Fentanyl-laced heroin is extremely dangerous, as the NIDA warns that overdose risk is much higher when these two drugs are combined. Both are opioids that depress the central nervous system, lowering body temperature, blood pressure, heart rate, and respiration levels. Individuals taking a mixture of heroin and fentanyl may struggle to breath, suffer a drop in body temperature, and have a weak pulse.
Cocaine is a stimulant drug, meaning that some of its effects may be opposite to those of the depressant fentanyl. While both increase pleasure, and mixing the two may greatly increase the euphoric effect of both drugs, cocaine increases alertness and energy levels, and decreases the need to eat and sleep while fentanyl promotes relaxation and has a mellowing effect. Taking the two simultaneously increases the odds for an overdose, as the potency of cocaine is amplified by the addition of fentanyl, the Substance Abuse and Mental Health Services Administration (SAMHSA) reports. As with street heroin, individuals taking cocaine may not realize that the drug has been laced with fentanyl, thus increasing the associated risks.
When fentanyl is added to cocaine or heroin, an overdose can occur quickly. As fentanyl is not often discovered on a standard drug or toxicology report, and its presence may be unknown to the user, the correct reversal medication and dosage may not be administered in time, increasing the odds for a tragic result. A fentanyl overdose can be reversed with the prompt administration of an opioid antagonist like naloxone, which blocks the opioid receptors in the brain and essentially “kicks” the drug off them. Most first responders now carry naloxone.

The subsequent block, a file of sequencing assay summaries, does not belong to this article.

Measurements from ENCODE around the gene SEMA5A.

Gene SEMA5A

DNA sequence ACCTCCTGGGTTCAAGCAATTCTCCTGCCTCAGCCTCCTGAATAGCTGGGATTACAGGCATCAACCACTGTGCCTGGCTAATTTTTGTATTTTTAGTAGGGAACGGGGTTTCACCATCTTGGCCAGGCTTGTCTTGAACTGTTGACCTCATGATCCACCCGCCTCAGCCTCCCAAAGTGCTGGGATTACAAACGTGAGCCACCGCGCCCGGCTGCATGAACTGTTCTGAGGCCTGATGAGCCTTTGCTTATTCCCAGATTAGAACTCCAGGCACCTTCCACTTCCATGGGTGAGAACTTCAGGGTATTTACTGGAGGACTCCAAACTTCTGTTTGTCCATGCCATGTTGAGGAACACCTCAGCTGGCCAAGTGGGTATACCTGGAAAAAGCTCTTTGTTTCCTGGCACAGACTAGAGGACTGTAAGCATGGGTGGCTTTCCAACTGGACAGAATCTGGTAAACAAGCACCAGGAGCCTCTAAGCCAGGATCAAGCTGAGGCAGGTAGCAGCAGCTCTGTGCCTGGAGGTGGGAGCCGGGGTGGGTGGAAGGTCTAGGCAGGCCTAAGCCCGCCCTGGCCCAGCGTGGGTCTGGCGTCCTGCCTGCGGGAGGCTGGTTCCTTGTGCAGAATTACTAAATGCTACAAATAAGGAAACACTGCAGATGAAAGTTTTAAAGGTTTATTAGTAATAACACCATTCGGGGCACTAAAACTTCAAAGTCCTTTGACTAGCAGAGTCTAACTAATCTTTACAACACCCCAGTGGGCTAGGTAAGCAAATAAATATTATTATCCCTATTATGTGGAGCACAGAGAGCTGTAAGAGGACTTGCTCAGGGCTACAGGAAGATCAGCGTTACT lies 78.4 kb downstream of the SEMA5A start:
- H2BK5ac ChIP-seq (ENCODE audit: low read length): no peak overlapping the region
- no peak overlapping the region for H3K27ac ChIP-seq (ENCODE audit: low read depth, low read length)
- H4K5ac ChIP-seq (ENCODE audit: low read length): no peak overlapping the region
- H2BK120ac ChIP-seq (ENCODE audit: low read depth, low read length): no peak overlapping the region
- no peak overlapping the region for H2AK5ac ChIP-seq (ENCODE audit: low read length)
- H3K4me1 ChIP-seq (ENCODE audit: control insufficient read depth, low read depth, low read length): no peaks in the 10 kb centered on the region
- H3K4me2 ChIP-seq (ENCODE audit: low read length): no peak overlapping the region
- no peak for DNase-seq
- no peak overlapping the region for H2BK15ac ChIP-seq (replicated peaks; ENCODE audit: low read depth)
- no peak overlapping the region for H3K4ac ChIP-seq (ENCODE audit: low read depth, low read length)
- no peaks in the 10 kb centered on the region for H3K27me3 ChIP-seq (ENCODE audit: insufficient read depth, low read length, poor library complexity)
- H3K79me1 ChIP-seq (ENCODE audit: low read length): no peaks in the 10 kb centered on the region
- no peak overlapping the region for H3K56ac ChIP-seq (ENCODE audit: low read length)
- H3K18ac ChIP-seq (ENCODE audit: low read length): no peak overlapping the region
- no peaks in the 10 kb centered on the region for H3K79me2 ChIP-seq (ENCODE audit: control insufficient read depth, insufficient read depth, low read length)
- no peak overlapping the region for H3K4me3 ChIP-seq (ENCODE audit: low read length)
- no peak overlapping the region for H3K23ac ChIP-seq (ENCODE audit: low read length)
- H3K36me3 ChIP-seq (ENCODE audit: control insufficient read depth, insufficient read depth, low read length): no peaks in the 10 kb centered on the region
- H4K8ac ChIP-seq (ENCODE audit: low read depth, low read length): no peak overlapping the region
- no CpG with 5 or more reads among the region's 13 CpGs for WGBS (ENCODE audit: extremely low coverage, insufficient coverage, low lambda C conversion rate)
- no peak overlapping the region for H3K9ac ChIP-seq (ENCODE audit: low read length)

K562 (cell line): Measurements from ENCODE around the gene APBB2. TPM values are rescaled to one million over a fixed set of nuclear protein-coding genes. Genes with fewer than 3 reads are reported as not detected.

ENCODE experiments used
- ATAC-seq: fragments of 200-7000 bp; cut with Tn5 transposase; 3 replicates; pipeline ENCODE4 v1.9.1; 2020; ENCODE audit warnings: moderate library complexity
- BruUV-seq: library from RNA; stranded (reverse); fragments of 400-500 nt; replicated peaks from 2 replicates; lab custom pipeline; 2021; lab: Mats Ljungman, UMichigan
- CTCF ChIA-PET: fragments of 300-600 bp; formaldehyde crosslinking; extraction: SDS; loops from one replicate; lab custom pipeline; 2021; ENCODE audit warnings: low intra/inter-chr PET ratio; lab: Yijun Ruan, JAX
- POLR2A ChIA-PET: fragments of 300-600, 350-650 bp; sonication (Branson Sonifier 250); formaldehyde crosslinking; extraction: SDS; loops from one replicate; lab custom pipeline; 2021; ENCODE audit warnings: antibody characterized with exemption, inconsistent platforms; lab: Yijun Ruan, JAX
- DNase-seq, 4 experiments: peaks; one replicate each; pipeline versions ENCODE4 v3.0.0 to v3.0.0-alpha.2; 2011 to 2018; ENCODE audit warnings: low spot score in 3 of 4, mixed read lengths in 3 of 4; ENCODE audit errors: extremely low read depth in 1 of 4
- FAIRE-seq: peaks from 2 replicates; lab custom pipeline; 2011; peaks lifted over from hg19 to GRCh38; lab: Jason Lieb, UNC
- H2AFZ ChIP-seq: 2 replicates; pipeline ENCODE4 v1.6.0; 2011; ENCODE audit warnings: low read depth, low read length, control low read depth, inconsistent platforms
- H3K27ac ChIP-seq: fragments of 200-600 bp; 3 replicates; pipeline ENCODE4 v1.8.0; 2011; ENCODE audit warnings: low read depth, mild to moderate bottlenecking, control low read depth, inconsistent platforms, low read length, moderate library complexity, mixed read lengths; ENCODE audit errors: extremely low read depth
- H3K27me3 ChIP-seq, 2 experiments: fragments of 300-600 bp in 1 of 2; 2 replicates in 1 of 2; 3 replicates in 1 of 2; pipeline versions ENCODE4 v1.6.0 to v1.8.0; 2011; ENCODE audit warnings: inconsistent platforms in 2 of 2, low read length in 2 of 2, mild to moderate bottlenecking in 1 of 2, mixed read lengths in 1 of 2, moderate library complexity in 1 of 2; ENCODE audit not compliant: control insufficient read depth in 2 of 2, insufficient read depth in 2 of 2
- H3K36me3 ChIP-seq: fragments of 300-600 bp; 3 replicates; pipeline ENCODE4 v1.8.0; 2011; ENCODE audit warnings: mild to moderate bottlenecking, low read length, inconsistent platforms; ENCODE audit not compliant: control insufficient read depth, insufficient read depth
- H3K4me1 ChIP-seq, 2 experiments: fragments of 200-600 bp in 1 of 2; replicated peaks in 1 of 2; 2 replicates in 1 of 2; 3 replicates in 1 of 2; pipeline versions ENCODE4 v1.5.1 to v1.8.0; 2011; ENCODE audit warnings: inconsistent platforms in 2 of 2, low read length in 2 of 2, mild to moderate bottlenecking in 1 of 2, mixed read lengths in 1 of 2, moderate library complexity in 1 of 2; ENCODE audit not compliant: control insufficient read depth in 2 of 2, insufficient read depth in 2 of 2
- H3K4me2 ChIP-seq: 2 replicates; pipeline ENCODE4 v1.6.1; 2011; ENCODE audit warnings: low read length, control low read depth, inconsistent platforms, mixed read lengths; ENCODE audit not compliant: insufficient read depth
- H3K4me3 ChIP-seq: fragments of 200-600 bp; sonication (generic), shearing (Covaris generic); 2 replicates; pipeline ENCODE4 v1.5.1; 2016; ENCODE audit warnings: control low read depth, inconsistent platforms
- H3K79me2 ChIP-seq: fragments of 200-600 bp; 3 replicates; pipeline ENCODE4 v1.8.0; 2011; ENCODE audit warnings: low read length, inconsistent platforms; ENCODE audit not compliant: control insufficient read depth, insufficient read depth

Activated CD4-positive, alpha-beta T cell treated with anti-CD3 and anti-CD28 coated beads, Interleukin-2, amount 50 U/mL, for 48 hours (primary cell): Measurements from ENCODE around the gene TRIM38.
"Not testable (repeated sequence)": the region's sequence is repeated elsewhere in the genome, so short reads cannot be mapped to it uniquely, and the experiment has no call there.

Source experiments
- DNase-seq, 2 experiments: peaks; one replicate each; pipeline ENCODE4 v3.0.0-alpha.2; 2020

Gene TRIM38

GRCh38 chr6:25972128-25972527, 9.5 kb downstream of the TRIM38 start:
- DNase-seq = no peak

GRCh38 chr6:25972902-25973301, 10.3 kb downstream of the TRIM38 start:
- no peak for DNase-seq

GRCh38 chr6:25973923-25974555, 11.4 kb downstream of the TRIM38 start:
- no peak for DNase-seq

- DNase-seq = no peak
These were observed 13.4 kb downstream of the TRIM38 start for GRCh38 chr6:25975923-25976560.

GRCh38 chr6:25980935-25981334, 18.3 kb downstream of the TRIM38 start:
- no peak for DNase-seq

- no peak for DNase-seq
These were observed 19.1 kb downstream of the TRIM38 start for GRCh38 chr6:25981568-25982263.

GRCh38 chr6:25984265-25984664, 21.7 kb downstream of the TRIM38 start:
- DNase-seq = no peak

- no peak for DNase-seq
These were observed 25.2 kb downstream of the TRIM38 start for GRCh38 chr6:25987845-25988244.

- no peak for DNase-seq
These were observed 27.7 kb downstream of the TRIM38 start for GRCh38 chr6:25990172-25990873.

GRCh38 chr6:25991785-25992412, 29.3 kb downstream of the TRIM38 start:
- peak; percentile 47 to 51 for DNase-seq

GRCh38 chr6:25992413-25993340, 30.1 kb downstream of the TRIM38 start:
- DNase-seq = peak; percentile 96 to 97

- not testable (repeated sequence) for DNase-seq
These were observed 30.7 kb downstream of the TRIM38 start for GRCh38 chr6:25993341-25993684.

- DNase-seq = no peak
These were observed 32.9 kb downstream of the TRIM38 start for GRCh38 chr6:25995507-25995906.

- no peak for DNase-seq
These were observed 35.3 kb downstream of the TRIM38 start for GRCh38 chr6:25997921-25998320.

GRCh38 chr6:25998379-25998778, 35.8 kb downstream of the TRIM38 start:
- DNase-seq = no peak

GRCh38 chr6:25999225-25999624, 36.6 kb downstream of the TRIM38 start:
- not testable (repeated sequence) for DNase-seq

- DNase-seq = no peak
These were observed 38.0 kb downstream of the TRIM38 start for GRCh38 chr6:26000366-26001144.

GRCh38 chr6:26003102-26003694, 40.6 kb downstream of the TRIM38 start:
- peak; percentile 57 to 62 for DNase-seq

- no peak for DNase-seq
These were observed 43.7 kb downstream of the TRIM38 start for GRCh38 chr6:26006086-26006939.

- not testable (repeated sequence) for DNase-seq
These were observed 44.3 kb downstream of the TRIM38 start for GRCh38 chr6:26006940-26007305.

Marijuana is another drug that may be laced with powdered fentanyl and then smoked for a more intense “high.” Marijuana is also a central nervous system depressant, which means that the addition of fentanyl to it can turn deadly rather quickly. Fentanyl-laced joints can cause unintended side effects, and individuals may then become hooked on a more powerful and addictive drug.
Fentanyl is considered to be highly addictive, as it impacts pleasure and mood-regulating parts of the brain. When someone takes fentanyl, dopamine levels in the brain are increased as opioid receptors are filled. When the drug then wears off, depression, anxiety, agitation, restlessness, cravings, sleep issues, and physical withdrawal symptoms that are similar to the flu can ensue.
Mixing fentanyl with other drugs can increase the rate of drug dependence and subsequently the odds for developing an addiction to one or both substances. It can also complicate addiction treatment and detox services, and generally requires specialized care to achieve and maintain sobriety.
Fentanyl is not a drug that should be stopped suddenly, especially without professional medical care, as the withdrawal symptoms can be significant. Instead, a medical detox program can help clients to safely process fentanyl out of the body using pharmacological methods and tools. Comprehensive addiction treatment after detox can help a person to find a healthy life balance and aid in maintaining a long recovery.